By: Riley Carlton

 

The New York Police Department turned to Twitter in hopes of sparking conversation with their followers using the hashtag #myNYPD. The call to action directed followers to tweet any pictures they had with NYPD officers using the hashtag, for the chance to be featured on the department’s Facebook. Conversation became overwhelmingly negative when members of the “Twittosphere” abused the hashtag to post pictures of police brutality and misconduct.

The NYPD was simply trying to make an attempt to become more active on social media, and be able to communicate with citizens on a platform that provides an open and public exchange of conversation.

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This photo is originally from  Cocky McSwagsalot

Despite the unsuspected negative repercussions of the hashtag campaign, a New York police spokeswoman spoke out to defend the campaign.

“The NYPD is creating new ways to communicate effectively with the community. Twitter provides an open forum for an uncensored exchange and this is an open dialogue good for our city,” said Deputy Chief Kim Y. Royster.

#myNYPD became the top Twitter hashtag by the end of the day, replacing #HappyEarthDay. According the the Daily News, over 70,000 people posted negative comments and pictures.

Not only was the NYPD getting trashed during the campaign, but people also brought other police departments into the conversation. The tags #MyLAPD, #MyCPD and #MyAPD were among those trending the next morning.

Indeed, not all tweets were negative. Some people tweeted pictures with officers smiling, and others even defended the NYPD during the backlash.

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This picture was originally from the NYPD News

This hashtag campaign became a devastating social fail for the NYPD as it negatively impacted their “brand’s” reputation. When considering a social media campaign, it is important the brand carefully considers what the public’s reaction will be and what the public’s perception of the brand already is.

The NYPD had very positive and strong internal attitudes about their department. However, when considering recent tragedies such as Ferguson, the timeliness of this campaign was awful to get a positive reaction out of the public.

For this campaign to have been a social win, the NYPD should have considered a different social media platform, where people don’t have so much freedom to criticize. If the department would like to pursue a new social media campaign, they could try a live periscope session showcasing some type of daily routine the officers perform. They then could promote the periscope session on their Twitter, which would still give them the opportunity to have the “open ended conversation” with the public. The department’s PR team should also be prepared to combat the negative tweets that may come during the campaign.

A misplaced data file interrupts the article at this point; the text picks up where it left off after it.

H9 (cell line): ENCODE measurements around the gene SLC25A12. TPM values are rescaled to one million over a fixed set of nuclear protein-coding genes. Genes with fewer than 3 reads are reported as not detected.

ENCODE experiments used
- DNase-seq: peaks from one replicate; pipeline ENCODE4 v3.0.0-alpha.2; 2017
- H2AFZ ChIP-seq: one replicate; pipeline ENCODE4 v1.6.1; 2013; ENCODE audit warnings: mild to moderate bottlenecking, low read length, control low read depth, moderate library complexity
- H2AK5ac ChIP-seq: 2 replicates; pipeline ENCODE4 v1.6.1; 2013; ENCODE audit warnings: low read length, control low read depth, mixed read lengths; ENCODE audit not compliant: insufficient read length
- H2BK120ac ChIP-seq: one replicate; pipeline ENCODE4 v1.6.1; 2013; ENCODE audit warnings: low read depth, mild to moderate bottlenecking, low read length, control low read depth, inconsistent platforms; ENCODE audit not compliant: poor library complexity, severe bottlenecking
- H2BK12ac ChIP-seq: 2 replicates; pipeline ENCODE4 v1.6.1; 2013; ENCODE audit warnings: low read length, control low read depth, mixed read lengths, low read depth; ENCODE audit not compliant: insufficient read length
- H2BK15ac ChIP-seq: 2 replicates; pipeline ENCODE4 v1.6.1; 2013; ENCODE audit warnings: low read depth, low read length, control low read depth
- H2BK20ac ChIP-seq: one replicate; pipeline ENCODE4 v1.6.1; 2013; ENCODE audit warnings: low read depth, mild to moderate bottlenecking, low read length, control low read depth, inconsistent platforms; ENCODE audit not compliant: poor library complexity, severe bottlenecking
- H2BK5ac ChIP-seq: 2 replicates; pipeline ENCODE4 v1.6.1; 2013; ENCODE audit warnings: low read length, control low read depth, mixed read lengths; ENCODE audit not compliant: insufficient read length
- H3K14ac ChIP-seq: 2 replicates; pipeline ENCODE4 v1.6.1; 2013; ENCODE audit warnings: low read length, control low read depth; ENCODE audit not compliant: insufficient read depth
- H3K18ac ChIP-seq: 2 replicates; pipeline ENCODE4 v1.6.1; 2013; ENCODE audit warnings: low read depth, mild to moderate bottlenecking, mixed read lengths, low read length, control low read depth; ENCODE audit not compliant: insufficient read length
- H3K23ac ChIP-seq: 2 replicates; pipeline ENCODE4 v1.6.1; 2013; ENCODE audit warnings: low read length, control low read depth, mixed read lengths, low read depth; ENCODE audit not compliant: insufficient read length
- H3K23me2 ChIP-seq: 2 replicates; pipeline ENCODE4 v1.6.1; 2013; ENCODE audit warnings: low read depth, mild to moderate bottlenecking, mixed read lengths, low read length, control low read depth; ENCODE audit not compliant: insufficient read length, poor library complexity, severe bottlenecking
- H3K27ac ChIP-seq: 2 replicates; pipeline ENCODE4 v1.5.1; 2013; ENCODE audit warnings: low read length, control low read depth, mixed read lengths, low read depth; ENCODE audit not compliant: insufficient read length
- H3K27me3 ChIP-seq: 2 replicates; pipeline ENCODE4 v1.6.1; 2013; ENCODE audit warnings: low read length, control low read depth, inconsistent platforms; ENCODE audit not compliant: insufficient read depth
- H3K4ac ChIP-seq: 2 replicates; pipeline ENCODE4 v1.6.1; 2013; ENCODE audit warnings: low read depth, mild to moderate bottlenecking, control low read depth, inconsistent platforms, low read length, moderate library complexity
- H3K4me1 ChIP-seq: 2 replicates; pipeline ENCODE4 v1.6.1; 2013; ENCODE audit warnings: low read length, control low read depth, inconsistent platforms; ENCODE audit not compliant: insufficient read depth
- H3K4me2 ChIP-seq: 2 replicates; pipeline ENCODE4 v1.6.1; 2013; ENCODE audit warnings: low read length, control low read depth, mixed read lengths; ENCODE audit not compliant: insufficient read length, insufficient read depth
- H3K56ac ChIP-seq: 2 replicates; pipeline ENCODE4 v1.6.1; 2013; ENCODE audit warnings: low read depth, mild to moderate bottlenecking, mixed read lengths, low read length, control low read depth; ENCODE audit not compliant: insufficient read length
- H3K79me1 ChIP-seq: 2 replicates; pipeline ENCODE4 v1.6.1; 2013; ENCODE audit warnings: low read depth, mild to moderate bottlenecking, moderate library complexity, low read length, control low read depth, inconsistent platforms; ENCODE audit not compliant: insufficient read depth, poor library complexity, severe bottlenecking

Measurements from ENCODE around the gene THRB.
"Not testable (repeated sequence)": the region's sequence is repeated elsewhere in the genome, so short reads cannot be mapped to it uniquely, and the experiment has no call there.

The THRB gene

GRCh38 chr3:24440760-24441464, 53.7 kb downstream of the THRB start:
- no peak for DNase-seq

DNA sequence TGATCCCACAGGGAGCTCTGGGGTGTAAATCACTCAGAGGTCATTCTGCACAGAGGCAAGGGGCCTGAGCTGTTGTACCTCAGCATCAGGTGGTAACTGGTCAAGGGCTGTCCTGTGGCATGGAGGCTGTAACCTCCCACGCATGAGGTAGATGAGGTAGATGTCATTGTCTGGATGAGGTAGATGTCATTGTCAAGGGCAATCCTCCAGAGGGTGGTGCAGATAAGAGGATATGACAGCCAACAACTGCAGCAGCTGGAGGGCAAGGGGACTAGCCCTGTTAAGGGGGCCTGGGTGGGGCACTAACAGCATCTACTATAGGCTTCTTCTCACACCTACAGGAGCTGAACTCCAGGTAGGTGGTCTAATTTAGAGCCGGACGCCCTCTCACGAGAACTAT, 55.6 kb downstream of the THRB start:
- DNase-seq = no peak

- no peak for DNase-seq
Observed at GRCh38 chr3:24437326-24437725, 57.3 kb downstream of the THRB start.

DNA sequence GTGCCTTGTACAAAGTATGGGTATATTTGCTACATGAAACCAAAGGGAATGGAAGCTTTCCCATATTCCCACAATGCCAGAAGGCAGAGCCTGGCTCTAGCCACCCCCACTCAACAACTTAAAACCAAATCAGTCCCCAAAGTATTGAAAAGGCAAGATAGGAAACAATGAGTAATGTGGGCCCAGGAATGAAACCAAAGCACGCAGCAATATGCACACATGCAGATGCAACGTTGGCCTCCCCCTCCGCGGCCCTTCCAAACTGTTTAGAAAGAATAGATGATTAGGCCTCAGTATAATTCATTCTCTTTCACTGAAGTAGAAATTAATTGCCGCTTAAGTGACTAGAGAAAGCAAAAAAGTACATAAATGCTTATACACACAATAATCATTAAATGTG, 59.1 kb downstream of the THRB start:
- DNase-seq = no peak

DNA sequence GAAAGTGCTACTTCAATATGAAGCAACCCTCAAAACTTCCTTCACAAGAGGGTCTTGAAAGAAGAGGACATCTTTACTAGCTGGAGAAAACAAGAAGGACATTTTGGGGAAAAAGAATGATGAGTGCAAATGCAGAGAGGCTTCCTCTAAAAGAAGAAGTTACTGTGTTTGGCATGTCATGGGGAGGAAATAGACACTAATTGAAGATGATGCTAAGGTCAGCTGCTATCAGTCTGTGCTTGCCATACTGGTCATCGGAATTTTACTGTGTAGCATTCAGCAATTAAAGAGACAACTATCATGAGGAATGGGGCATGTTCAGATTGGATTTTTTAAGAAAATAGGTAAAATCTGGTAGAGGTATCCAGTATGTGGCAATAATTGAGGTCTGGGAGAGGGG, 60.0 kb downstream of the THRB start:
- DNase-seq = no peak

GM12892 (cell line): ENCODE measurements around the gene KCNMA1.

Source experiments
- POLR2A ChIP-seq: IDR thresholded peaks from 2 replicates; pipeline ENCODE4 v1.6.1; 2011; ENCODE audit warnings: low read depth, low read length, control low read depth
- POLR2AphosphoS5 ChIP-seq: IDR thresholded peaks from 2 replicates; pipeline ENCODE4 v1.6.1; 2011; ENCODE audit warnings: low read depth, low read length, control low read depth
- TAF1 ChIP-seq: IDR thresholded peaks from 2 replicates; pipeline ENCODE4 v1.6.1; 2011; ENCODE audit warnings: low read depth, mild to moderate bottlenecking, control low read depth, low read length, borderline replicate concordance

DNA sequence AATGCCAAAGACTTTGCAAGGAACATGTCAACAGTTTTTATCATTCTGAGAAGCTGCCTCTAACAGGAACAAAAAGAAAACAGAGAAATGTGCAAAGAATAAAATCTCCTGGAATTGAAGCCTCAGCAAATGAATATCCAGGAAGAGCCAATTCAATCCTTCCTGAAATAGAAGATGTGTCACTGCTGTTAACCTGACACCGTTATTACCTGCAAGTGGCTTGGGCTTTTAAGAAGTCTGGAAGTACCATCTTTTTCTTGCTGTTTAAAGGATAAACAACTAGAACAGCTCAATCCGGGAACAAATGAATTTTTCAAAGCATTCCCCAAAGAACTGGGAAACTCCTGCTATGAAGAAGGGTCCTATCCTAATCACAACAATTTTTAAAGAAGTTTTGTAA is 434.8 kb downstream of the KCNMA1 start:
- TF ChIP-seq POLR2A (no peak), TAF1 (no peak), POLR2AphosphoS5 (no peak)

The NYPD must also realize that they’re a brand whom will be both loved and hated by the public. It is up to them to utilize and communicate the NYPD’s mission statement and overall goal in response to negative criticism from the public.

Although this campaign was a major social fail, the NYPD says they will continue trying to become more active on social media. How does the saying go? There is no such thing as bad publicity? I guess you can’t deny the NYPD certainly got their name out during this campaign.

 

 

 

 

 

Sources:

Oh, I. (2014, April 22). This NYPD Idea Backfired Horribly On Twitter. Retrieved February 15, 2016, from http://www.huffingtonpost.com/2014/04/22/mynypd-nypd-twitter_n_5193523.html
Valuable Lessons from 5 Shockingly Bad Social Media Fails. (2015, April 15). Retrieved February 15, 2016, from http://socialmediaweek.org/blog/2015/04/valuable-lessons-5-shockingly-bad-social-media-fails/

 

Ford, D., Lear, J., Ferrigno, L., & Gross, D. (2014, April 24). #D’oh! NYPD Twitter campaign backfires. Retrieved February 15, 2016, from http://www.cnn.com/2014/04/22/tech/nypd-twitter-fail/
Lessons Learned from the #myNYPD Twitter Disaster. (2014, April 29). Retrieved February 15, 2016, from http://www.adweek.com/prnewser/lessons-learned-from-the-mynypd-twitter-disaster/91862
#myNYPD Campaign Draws the Wrong Kind of Twitter Engagement. (2014, April 24). Retrieved February 15, 2016, from http://www.prnewsonline.com/water-cooler/2014/04/23/mynypd-campaign-draws-the-wrong-twitter-engagement/